By Mckenzie Oviatt | Reporter
Baylor professor Dr. Mandy McMichael recently published a book titled “Miss America’s God: Faith and Identity in America’s Oldest Pageant,” written after years of researching pageant culture in the South.
McMichael has worked at Baylor since 2017 as the associate director and J. David Slover assistant professor of ministry guidance at Baylor. She was not only involved in pageants herself, but has also researched them for years through the perspective of a historian. Inspired by her home state of Alabama, she became motivated to learn more about pageant culture in the South.
“Growing up there, it was hard to not be indoctrinated in pageant culture if you grow up in Alabama,” McMichael said.
She sporadically competed in pageants herself, winning one title. What really drew her toward researching and writing a novel about pageants was the contrast between the religiosity of the deep South and what pageants can mean to young women.
“Part of this book is me wrestling with what it means growing up in one of the most conservative, Bible-based states in America that prides itself on teaching young women modesty, on the one hand. On the other hand, my friends and I were encouraged to participate in pageants that seemed to be about something different,” McMichael said.
Fueled by this internal question, McMichael studied the pageant world. She uncovered contestant autobiographies, pageant programs and Christian magazines. She also went to over 30 pageants across the United States, including four national pageants. She talked to contestants and was brought into their families.
“These stories deserved analysis, but they also deserve to be told,” McMichael said.
At her book signing event at Fabled Bookstore and Cafe in downtown Waco this week, David Aycock, interim director and associate director of marketing and sales for Baylor University Press, was there to introduce her to the crowd of attendees.
Aycock has aided McMichael with the publication and distribution of the book even before she came to teach at Baylor. As Aycock is a part of Baylor University Press, he briefly talked about his role in the publication house.
“As a publishing house, we focus almost exclusively at the intersection of religion, theology, biblical studies and fill in the blank. The blank could be pop culture, it could be sociology or some other field of study,” Aycock said.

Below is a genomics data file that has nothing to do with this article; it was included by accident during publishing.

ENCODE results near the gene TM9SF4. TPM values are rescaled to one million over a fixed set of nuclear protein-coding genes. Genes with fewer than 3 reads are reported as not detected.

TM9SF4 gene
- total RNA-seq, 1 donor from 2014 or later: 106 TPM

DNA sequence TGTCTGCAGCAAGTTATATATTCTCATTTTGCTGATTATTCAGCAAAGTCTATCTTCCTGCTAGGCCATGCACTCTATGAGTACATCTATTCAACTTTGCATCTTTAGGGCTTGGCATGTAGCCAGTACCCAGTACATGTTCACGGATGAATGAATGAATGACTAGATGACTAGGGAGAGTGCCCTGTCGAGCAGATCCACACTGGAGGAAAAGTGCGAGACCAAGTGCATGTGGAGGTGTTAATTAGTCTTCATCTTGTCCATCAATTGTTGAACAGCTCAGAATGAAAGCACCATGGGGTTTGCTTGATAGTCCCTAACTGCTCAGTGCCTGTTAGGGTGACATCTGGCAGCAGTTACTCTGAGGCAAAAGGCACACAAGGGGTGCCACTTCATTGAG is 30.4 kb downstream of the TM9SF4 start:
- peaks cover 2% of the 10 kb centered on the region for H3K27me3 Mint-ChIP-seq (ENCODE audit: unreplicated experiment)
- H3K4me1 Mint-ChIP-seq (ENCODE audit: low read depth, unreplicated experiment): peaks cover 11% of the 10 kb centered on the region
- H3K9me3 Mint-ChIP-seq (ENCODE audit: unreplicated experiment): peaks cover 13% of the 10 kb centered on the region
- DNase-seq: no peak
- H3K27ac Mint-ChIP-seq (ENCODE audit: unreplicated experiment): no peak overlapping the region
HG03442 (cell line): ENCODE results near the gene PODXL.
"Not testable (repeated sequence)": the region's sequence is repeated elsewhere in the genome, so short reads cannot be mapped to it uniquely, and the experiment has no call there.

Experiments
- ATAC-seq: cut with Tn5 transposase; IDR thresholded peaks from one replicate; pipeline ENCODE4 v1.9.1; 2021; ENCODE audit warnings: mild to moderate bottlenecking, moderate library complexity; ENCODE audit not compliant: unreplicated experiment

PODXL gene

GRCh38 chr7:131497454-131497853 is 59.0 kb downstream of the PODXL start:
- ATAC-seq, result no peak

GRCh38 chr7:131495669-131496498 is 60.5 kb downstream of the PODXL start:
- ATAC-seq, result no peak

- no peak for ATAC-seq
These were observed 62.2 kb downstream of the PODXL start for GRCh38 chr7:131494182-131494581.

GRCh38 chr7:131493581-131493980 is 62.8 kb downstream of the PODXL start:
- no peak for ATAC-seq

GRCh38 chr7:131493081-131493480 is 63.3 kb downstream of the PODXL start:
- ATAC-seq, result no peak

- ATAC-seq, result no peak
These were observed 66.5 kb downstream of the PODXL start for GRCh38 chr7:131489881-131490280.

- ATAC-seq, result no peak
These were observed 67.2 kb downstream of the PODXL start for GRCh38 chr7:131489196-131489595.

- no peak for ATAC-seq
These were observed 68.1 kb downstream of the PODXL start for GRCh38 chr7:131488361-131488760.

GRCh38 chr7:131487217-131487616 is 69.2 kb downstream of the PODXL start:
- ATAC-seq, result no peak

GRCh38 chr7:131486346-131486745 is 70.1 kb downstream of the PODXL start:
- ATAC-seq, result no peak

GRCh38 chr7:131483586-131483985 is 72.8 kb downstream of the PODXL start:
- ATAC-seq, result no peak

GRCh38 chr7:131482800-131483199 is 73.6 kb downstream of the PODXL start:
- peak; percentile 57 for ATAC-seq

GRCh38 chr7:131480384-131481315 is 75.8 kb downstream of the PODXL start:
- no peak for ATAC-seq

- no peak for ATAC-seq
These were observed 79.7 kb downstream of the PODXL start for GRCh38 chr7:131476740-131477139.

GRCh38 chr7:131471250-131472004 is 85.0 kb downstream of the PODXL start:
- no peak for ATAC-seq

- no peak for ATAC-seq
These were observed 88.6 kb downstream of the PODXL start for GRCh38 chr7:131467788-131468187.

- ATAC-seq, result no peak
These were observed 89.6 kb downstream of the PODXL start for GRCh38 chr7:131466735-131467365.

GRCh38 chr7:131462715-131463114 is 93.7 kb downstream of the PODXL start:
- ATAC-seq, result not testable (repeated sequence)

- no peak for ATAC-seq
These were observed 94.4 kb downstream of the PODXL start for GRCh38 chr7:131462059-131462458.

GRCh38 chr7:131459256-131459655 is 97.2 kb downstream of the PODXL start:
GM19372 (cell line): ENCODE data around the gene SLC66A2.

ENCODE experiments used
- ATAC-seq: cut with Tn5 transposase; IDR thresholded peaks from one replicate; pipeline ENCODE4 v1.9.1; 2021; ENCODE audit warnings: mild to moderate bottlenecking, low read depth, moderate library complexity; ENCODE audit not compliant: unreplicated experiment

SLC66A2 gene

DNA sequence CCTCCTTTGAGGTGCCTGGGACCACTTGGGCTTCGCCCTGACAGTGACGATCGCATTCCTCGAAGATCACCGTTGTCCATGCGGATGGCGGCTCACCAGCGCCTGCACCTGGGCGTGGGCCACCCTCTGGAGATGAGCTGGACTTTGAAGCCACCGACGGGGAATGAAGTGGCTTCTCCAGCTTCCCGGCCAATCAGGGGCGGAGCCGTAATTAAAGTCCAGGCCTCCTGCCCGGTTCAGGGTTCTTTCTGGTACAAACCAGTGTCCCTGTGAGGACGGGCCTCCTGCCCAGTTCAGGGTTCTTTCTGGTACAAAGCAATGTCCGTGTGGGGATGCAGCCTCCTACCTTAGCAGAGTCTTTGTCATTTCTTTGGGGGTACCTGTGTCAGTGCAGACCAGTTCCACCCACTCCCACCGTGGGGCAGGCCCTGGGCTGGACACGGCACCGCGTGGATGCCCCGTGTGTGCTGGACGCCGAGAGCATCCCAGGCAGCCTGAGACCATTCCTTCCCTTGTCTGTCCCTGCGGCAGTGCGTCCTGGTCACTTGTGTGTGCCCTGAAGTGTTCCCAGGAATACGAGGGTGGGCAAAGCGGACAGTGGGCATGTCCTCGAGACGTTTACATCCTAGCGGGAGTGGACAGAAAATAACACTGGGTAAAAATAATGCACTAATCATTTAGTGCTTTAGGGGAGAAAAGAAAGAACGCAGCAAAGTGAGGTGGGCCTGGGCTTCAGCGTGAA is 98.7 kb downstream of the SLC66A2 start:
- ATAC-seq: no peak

Baylor University Press is affiliated with Baylor, but they do not publish books only written by Baylor professors. The press also includes various authors who write about similar themes. Publishing these books on a wide sphere of academia can enable professors to reach tenure at their university, win awards in their selected fields and get their message out to more people.
“All of our books have a moral art. We focus almost exclusively on the Abrahamic faiths, but we look at all kinds of scholars and academics studying this issue,” Aycock said.
Along with members of the Baylor University Press, there was also a group of students at Fabled who have assisted McMichael on the announcement of her novel. Boise, Idaho senior Ally Whelen is in an experimental marketing class called “Promotional Campaign” that has been assigned to work with McMichael on promoting her novel.
Whelen’s class is small, and she and her classmates are hand-picked by the professor to work on an assignment stretching the entirety of the semester, working with a real client and a real budget. This semester, Whelan has handled public relations campaigns, promoted the novel on social media and hosted signing events like the one featured this week at Fabled. As a group, she said she noticed a trend of people particularly interested in the book.
“Surprisingly, we have really been able to reach the pageant community and a lot of different southern states. I was thinking that we would have a lot of Baylor students interested, but there have also been a lot of DMs and comments from people involved in the pageant world, whether that is mothers, contestants or friends, and those are the people who have been most interested in the book,” Whelen said.
Now that the book is published, the class will work to facilitate Q&A panels with others involved in the pageant world. There will also be a Miss America watch party December 19. The class still has another month to work on the novel’s promotion and from there, the Baylor University Press will aid in the promotion.
“I hope people will check out ‘Miss America’s God’ because it really is such an artful and unique look at the intersection of identity and feminism and religion and all sorts of things within the context of Miss America’s pageant, so I really think people can find something to relate to in this special book,” Whelen said.